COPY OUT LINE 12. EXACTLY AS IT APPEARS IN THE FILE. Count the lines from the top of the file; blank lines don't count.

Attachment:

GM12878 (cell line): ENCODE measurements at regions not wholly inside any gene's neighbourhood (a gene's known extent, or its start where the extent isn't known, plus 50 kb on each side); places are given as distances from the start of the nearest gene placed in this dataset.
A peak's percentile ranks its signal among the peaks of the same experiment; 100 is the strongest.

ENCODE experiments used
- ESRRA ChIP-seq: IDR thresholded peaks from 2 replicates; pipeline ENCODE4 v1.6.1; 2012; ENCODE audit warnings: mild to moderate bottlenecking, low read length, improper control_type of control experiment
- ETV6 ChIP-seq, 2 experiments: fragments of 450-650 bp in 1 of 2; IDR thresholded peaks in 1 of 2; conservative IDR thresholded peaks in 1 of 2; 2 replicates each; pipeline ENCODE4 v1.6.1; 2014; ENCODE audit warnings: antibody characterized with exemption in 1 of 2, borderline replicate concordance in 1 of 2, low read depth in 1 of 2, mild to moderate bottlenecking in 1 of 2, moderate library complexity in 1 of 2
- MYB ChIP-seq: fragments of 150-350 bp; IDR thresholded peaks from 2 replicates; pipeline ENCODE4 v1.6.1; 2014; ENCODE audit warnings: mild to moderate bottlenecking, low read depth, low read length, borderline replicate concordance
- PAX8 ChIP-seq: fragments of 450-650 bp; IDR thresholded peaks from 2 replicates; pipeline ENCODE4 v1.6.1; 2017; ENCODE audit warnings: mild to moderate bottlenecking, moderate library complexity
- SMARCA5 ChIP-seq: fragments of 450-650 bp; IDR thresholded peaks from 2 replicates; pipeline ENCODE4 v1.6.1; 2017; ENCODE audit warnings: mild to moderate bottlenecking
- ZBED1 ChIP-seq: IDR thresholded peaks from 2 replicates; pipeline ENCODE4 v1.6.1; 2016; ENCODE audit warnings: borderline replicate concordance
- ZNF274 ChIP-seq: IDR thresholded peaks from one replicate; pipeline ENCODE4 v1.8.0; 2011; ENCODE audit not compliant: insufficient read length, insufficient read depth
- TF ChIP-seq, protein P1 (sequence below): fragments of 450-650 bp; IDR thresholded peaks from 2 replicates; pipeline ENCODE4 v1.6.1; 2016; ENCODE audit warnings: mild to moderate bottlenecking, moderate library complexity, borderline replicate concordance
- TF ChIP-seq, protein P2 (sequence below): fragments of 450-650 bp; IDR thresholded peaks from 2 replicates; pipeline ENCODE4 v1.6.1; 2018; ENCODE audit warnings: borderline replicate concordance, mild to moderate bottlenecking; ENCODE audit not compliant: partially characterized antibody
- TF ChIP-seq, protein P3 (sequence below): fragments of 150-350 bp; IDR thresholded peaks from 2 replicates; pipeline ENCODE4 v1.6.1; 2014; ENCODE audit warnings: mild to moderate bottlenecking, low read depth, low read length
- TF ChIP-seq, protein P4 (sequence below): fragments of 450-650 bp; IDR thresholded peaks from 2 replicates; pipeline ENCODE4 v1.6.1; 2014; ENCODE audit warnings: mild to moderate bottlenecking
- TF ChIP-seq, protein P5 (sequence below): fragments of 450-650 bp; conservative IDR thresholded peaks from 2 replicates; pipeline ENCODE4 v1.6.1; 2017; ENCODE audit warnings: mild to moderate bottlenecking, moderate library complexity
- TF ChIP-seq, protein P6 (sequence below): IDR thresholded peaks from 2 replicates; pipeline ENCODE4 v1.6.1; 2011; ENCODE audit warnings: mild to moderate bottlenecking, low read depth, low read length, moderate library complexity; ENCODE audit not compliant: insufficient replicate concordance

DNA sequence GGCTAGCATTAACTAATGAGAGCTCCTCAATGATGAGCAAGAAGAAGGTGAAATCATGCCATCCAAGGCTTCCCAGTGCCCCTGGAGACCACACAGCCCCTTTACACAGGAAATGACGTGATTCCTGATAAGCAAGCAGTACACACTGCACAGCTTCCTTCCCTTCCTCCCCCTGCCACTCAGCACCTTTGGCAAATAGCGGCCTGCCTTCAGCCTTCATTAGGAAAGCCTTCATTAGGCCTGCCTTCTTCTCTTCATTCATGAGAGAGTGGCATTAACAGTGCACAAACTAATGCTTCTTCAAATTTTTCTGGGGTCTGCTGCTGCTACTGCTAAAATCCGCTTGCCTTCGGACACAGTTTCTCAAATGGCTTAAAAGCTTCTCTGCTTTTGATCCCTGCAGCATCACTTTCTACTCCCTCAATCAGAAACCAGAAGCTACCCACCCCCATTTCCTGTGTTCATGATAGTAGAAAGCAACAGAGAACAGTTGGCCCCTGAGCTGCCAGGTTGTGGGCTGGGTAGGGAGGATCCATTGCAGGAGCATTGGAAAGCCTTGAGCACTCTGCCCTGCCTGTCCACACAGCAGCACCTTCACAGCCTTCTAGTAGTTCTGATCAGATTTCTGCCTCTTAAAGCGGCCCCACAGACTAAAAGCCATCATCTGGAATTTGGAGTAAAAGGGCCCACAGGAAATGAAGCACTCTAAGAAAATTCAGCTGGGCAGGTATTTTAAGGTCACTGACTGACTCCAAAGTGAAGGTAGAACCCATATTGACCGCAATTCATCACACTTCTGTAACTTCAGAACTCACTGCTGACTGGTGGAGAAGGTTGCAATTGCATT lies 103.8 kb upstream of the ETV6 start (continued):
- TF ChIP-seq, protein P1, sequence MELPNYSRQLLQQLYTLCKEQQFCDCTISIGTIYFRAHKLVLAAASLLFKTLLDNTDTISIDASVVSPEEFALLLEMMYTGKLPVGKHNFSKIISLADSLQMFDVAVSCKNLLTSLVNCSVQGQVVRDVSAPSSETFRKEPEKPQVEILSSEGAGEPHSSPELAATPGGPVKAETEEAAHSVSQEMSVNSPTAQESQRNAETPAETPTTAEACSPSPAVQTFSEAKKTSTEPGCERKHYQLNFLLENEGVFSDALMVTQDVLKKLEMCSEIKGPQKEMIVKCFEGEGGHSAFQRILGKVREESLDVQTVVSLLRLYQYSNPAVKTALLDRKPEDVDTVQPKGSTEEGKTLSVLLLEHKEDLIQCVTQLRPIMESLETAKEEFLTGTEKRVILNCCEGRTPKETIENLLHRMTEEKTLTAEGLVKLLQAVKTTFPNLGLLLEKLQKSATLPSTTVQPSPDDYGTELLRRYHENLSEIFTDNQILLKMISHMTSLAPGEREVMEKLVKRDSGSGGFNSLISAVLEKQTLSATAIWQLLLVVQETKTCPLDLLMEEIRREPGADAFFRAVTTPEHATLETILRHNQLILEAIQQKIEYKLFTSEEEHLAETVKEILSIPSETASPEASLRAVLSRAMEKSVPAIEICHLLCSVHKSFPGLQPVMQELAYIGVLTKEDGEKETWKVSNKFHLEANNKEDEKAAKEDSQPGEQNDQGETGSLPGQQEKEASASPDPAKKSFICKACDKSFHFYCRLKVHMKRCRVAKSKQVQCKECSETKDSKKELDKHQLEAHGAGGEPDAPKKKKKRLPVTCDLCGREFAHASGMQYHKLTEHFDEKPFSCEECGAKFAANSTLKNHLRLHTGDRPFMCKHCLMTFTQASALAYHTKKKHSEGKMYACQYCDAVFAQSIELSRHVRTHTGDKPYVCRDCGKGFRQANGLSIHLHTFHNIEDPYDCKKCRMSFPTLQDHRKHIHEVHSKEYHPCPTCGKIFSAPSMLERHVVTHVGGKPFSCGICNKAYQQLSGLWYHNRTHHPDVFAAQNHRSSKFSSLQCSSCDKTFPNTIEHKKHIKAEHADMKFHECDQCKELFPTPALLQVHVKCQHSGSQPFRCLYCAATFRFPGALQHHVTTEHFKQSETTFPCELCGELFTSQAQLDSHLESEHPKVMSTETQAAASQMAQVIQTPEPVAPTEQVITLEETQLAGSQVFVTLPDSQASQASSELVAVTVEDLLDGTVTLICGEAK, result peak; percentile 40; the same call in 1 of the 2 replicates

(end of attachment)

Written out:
- TF ChIP-seq, protein P2 (sequence below): fragments of 450-650 bp; IDR thresholded peaks from 2 replicates; pipeline ENCODE4 v1.6.1; 2018; ENCODE audit warnings: borderline replicate concordance, mild to moderate bottlenecking; ENCODE audit not compliant: partially characterized antibody